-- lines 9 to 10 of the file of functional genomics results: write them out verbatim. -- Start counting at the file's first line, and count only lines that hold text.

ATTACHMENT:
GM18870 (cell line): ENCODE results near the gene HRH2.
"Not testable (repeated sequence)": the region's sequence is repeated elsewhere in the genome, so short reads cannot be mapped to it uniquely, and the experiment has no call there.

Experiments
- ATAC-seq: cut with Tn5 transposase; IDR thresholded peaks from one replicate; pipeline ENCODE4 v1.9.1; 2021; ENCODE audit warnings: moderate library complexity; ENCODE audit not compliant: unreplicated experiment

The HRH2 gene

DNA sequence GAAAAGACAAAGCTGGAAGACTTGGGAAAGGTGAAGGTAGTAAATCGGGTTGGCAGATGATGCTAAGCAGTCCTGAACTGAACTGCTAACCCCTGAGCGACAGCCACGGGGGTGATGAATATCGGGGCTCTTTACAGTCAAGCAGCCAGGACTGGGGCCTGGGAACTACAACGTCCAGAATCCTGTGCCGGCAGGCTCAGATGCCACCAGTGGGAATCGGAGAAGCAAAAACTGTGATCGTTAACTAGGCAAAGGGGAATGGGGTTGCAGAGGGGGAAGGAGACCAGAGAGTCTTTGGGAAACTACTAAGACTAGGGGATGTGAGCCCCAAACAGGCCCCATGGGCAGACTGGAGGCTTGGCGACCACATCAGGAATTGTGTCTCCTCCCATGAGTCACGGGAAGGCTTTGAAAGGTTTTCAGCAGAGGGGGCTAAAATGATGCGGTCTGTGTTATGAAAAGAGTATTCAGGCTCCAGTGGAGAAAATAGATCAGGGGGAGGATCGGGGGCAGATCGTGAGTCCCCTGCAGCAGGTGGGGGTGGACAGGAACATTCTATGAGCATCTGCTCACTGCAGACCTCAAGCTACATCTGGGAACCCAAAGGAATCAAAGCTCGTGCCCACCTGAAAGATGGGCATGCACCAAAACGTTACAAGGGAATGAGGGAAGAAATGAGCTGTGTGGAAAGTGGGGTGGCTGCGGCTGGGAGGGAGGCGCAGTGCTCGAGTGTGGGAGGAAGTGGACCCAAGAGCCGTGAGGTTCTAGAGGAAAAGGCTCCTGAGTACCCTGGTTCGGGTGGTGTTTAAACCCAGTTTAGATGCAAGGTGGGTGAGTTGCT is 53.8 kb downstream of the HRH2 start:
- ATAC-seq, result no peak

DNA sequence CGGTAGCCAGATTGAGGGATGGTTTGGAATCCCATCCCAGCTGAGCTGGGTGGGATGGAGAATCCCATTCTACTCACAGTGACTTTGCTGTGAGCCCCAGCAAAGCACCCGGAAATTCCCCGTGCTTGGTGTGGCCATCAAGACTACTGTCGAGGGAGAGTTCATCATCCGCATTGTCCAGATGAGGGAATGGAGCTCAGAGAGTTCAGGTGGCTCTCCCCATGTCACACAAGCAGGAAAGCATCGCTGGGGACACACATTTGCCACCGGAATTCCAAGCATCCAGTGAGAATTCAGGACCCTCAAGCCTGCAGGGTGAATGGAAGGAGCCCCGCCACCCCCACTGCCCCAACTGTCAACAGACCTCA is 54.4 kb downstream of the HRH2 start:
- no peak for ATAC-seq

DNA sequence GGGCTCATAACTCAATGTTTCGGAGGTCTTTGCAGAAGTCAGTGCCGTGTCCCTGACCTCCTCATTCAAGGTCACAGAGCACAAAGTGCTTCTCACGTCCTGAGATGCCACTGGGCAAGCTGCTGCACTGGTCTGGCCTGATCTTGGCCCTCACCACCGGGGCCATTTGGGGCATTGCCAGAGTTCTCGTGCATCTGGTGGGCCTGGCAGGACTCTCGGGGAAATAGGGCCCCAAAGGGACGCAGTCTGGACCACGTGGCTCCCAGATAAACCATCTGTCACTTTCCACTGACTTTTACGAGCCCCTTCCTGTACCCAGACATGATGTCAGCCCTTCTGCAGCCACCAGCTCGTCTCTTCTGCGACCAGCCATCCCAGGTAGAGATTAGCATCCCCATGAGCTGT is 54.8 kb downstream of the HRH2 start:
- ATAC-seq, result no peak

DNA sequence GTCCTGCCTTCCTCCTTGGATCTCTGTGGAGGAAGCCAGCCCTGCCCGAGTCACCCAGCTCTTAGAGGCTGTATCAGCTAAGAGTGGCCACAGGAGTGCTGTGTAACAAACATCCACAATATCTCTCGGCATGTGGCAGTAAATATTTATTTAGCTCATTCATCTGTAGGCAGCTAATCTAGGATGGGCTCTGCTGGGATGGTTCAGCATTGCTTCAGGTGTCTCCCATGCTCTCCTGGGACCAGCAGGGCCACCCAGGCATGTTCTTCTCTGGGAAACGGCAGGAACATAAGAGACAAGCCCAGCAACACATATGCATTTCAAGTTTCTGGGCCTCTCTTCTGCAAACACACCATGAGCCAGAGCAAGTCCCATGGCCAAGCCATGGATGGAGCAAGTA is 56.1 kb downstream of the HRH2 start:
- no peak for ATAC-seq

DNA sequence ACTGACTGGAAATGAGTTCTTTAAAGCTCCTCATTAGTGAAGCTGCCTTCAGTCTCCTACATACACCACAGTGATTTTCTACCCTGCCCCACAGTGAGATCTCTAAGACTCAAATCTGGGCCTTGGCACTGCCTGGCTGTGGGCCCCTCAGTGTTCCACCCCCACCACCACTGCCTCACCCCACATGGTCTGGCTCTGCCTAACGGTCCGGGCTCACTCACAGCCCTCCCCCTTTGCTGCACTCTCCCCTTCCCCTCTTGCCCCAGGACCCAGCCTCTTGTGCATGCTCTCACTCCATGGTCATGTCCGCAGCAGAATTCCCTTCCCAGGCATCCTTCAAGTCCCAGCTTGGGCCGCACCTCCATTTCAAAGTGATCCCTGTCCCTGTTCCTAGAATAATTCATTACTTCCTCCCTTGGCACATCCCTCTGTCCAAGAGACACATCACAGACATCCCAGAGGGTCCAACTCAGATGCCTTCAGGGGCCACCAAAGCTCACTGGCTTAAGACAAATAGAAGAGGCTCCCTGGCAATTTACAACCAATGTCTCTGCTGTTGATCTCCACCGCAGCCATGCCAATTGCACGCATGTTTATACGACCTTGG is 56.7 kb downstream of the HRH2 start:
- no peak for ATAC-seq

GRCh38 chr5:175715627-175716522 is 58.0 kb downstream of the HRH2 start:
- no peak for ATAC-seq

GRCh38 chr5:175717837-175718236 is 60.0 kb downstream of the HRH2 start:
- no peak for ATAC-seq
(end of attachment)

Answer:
- no peak for ATAC-seq

DNA sequence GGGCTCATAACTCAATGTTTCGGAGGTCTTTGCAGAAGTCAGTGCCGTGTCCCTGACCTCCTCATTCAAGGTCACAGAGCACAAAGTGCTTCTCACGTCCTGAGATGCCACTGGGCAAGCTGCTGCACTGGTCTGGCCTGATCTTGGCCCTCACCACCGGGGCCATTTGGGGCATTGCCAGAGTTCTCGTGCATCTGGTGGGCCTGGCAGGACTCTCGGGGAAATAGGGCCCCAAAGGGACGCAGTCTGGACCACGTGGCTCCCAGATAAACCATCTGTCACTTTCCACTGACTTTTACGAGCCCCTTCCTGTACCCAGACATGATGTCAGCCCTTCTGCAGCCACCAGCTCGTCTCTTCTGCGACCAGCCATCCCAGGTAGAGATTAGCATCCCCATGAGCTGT is 54.8 kb downstream of the HRH2 start: